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Allowing Parolees to Vote Would Rebuild Lives

Published: July 16, 2006

The Denver Post

July 16, 2006

Allowing parolees to vote would rebuild lives

By Neema Trivedi & Jenny Rose Flanagan

Colorado is moving into a lively and important election season, but more than 28,000 citizens of the state will be barred from participating because of felony convictions. Like every American, they have much at stake in the upcoming elections, but they will have no voice unless current law is changed.

Felony disenfranchisement laws vary significantly from state to state. Maine and Vermont allow people in prison to vote. But Florida, Kentucky and Virginia bar people from the polls even after serving their full criminal sentences. Twelve states and the District of Columbia restore the right to vote to individuals upon release from prison. In Colorado, people with felony convictions are denied the right to vote while in prison and on parole.

What this means is that many Colorado residents who have done their time in prison are still unable to register and vote when they re-enter society. Nearly 7,000 of those who are disenfranchised in Colorado because of felony convictions are living, working and raising families alongside the rest of us. Though they pay taxes and are concerned about the future of their communities, they have no say in the way their lives are governed.

In his 2004 State of the Union address, President Bush noted, America is the land of second chances, and when the gates of the prisons open, the path ahead should lead to a better life. A better life includes the right to vote and the ability to participate meaningfully in civic life.

Instead of opening the path to a better life, the state’s felon disenfranchisement law sends a loud and clear message to people who are trying to rebuild their lives: No matter how hard you try, and no matter how much you contribute, you are still a second-class citizen. Removing the stigma of past mistakes and encouraging people to participate as full citizens is far more likely to promote their successful reintegration into their communities.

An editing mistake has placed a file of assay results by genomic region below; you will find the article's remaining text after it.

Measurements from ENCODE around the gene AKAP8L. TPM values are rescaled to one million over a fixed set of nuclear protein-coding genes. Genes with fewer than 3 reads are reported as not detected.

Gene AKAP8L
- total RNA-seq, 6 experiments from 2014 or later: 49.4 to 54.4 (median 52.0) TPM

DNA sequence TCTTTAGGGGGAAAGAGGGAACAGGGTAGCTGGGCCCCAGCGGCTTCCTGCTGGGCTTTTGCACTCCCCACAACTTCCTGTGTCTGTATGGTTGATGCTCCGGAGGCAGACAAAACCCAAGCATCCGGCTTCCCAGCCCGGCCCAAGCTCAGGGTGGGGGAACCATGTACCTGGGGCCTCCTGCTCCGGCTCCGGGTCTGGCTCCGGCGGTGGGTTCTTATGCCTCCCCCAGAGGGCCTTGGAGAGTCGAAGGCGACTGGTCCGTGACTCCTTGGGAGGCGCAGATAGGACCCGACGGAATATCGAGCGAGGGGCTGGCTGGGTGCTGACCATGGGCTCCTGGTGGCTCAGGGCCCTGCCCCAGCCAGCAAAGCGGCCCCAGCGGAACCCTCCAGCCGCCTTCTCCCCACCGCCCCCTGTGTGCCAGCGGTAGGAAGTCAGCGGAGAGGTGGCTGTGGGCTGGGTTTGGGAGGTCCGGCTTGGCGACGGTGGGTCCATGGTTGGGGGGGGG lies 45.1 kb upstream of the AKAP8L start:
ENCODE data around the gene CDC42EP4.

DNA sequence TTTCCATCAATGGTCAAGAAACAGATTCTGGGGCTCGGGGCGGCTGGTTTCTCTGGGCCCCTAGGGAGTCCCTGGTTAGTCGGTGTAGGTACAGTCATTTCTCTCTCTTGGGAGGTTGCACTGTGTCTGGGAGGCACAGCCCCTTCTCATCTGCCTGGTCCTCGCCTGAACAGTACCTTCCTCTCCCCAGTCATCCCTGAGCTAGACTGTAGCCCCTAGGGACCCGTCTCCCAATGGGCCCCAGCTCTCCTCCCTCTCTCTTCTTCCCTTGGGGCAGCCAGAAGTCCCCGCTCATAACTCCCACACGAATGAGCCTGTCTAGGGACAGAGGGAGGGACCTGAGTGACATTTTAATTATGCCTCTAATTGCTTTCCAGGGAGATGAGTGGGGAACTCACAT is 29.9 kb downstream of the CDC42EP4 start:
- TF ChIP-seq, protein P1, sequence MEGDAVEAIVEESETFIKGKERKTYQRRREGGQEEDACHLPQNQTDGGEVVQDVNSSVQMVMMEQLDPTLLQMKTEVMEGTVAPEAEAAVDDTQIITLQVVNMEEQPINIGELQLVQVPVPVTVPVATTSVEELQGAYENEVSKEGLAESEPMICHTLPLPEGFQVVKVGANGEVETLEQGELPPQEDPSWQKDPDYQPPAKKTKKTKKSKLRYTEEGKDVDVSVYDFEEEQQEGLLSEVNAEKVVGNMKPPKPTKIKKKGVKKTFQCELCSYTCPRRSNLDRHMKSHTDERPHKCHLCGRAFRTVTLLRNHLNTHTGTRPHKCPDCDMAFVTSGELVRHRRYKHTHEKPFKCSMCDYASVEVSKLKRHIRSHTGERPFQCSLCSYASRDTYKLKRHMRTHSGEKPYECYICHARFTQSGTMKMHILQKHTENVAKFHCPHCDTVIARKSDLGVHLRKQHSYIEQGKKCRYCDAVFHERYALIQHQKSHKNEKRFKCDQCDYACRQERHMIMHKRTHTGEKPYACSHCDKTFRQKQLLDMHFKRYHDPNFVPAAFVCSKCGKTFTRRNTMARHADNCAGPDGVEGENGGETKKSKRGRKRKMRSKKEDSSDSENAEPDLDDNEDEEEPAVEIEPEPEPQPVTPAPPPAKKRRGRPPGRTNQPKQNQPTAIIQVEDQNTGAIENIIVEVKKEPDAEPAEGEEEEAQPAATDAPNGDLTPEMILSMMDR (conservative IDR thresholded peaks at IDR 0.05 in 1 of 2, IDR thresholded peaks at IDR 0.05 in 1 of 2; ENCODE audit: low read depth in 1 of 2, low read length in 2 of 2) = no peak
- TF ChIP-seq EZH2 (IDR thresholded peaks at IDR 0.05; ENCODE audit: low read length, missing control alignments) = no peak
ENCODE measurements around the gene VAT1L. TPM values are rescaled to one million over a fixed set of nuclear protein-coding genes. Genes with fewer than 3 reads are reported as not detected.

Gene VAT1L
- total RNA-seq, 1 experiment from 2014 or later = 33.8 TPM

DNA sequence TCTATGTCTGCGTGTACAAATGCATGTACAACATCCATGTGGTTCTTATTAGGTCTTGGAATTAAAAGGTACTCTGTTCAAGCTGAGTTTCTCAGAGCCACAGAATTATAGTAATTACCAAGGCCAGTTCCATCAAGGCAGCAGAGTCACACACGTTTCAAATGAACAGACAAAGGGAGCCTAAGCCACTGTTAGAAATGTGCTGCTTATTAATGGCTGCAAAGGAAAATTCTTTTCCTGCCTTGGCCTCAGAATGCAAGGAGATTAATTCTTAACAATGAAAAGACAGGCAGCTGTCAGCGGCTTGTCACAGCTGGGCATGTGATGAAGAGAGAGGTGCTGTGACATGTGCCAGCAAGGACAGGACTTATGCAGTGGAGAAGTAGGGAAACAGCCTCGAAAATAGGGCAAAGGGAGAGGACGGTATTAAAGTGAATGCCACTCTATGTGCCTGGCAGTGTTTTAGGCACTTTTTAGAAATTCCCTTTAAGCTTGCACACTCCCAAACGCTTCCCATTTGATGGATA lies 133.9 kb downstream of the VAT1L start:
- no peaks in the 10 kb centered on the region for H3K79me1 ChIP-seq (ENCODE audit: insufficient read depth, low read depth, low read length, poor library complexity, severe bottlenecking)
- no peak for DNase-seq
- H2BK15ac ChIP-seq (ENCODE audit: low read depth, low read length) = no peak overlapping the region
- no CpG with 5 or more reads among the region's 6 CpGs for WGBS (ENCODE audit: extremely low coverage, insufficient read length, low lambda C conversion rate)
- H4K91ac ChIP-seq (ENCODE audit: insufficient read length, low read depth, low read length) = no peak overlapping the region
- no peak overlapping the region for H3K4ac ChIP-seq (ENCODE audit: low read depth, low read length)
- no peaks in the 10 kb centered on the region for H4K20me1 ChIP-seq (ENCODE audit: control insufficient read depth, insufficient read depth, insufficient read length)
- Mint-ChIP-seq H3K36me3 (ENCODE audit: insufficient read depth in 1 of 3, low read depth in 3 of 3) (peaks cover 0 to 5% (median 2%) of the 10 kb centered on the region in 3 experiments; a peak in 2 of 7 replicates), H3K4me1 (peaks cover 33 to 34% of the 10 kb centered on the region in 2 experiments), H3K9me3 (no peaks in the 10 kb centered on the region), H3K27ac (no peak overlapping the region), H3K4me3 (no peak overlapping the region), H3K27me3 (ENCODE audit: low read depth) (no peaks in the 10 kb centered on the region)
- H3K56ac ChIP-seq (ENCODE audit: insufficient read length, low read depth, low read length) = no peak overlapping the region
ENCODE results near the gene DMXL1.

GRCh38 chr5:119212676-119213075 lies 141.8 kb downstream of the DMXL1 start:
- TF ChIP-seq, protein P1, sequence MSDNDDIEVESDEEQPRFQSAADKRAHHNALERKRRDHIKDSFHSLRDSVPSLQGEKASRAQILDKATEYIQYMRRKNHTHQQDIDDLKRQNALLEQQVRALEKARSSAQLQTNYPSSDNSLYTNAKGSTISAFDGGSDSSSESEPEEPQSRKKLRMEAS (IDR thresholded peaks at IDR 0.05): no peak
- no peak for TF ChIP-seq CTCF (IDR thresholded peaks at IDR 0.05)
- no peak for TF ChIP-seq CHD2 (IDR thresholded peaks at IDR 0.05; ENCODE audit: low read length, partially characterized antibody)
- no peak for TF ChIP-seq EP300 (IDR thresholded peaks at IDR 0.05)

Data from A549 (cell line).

In fact, studies have shown that ex- offenders who vote are less likely to be re-arrested than those who do not vote. Restoring the vote thus not only helps those individuals who have lost their voting rights, but more broadly promotes public safety by allowing people coming out of prison to feel invested in their neighborhoods.

States are increasingly recognizing that it makes sense to lower the barriers to full civic participation. Since 1997, 12 states have made legislative or policy changes restoring the vote to at least some people with criminal convictions or easing clemency procedures. Yet, nationwide, more than 5 million Americans are still unable to vote because of a felony conviction.

In an election year, there will undoubtedly be speculation about how people with felony convictions in Colorado would vote if given the chance. There might be speculation about whether they would vote at all. But we do not deny people the right to vote because we disagree with their political views. And we do not deny people the right to vote because they might not exercise that right.

Interviews and studies show that people with felony convictions do want to vote. Restoring their rights promotes faith in the possibility of inclusion and fair representation in the political process. It is time for Colorado to give people with felony convictions the chance to participate as full citizens.

In 2007, the Colorado legislature should change the law and make it clear that people who have served their prison time are able to vote while on parole. In addition, there are steps Colorado agencies can take right now. The Colorado secretary of state, county clerks and law-enforcement offices should increase their efforts of outreach to released felons, explaining in clear terms their voting rights and encouraging them to register and vote.

Jenny Rose Flanagan is associate director of Colorado Common Cause, and Neema Trivedi is a research associate in the Democracy Program of the Brennan Center for Justice at New York University School of Law.